Thai Lawyers for Human Rights (TLHR)
3 October 2016 The Thai Government should immediately drop all proceedings against human rights lawyer, Sirikan Charoensiri, including the specious accusation of sedition, which apparently relate to her organization’s representation of 14 student activists peacefully protesting in June 2015, the International Commission of Jurists (ICJ), Human Rights Watch, Amnesty International, Asian Fo
The police have accused an embattled human rights lawyer of sedition and violation of the junta’s political gathering ban, for observing a pro-democracy protest. Police from Samranrat Police Station issued a summon order for Sirikan Charoensiri, a lawyer from the Thai Lawyers for Human Rights (TLHR), to report to the station on 27 September 2016, the TLHR reported.
Human rights advocates have attributed the junta’s recent order to cease trials of national security crimes in military courts to international pressure and the incapacity of military courts themselves, rather than the junta’s commitment to human rights. NCPO Head Order No.
After a long absence, military officers visited two anti-junta activists at their home to ‘adjust their attitudes’. The soldiers said they will visit the house again with their superior officer. On 10 September 2016, seven soldiers visited Payao Akhad and her son, Nattapat Akhad, at their home in Prachinburi Province. The two are political activists who have participated in various anti-junta campaigns. Soldiers asked them whether they will host any political campaigns in the near future.
Police officers in Thailand’s northeast have achieved a new standard of intimidation after pressing charges against two rights advocates for merely observing a seminar criticizing the junta-backed charter. On Wednesday, 31 July 2016, police officers in the northeastern province of Khon Kaen summoned six people to Mueang District Police Station to hear accusations against them. The authorities accused the six of breaching NCPO Order No.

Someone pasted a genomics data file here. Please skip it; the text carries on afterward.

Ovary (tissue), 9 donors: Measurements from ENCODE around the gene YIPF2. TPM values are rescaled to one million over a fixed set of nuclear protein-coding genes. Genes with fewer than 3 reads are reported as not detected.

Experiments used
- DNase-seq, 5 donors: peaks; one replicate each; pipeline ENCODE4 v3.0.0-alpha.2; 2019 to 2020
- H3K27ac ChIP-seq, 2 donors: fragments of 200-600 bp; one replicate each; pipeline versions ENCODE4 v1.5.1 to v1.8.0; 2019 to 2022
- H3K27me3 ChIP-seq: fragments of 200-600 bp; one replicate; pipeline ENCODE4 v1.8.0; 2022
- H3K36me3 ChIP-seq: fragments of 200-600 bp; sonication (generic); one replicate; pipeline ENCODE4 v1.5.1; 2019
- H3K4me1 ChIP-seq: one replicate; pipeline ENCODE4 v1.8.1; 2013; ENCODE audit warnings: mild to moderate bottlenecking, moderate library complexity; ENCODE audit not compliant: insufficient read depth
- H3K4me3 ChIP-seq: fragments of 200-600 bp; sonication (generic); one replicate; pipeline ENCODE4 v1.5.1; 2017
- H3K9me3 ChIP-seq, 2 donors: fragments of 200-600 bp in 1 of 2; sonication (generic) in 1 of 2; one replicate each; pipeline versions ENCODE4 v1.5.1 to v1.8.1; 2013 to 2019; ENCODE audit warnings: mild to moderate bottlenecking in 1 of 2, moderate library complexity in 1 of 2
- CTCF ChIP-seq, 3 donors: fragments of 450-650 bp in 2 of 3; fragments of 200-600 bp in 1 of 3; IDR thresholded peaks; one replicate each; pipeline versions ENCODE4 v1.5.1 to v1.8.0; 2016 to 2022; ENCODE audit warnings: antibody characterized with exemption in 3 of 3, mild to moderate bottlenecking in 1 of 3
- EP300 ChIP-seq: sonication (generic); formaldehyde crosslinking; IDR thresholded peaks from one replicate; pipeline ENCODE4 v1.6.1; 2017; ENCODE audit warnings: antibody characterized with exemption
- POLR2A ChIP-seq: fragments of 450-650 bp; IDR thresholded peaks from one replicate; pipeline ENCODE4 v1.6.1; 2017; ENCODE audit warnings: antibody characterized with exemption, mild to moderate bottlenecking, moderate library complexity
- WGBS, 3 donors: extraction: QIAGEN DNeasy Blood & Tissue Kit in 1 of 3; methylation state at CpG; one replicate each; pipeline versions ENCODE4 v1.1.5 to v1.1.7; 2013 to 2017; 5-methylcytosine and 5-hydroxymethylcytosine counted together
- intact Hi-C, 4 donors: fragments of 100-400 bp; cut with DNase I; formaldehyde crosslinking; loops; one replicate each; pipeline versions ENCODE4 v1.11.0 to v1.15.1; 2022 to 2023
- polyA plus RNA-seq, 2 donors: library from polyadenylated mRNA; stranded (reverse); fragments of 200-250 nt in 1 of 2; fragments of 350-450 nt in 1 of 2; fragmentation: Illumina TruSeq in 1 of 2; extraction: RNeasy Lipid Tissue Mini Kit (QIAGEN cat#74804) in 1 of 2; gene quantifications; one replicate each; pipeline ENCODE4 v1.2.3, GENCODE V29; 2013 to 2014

A military court in Thailand’s northeast has granted bail for a hunger striking anti-junta student activist. A t-shirt with the word “commoners" has been also deemed a threat to national security by a court officer. On Tuesday, 23 August 2016, the military court in the northeastern province of Khon Kaen granted bail for Jatuphat Boonpattaraksa, also known as Phai, the pro-democracy activist who staged a hunger strike from 6 to 19 August.
Human rights defenders and students activists have been summoned for allegedly conspiring with an anti-junta activist, who is currently on a hunger strike, to host a seminar criticising the junta-sponsored draft constitution. The human rights defenders insist they merely monitored the seminar.
Jatuphat Boonyapatraksa, the embattled anti-junta activist from Isaan currently on a hunger strike, has received an additional summon order from the police. This brings the charges against him to four in total. Pawinee Chumsri, an attorney from the Thai Lawyers for Human Rights (TLHR), reported on Wednesday, 17 August 2016, that the police has issued another summon order for Jatuphat, a 25-year-old activist from the New Democracy Movement (NDM).
Thailand’s Official Information Commission (OIC) has ruled in favour of human rights lawyers, demanding authorities disclose information about detainees kept in the junta’s notorious political prisons. The OIC on Friday, 29 July 2016 published a ruling requesting the disclosure of information about a number of detainees and staff at the Remand Facility at the 11th Military Circle on Rama 5 Rd. in Bangkok, Thai Lawyers for Human Rights (TLHR) reported.
After unsuccessfully trying to bar anti-junta youth activists from holding a talk on the upcoming referendum on the junta-sponsored draft charter, university staff have accused the activists of breaking the controversial Referendum Act.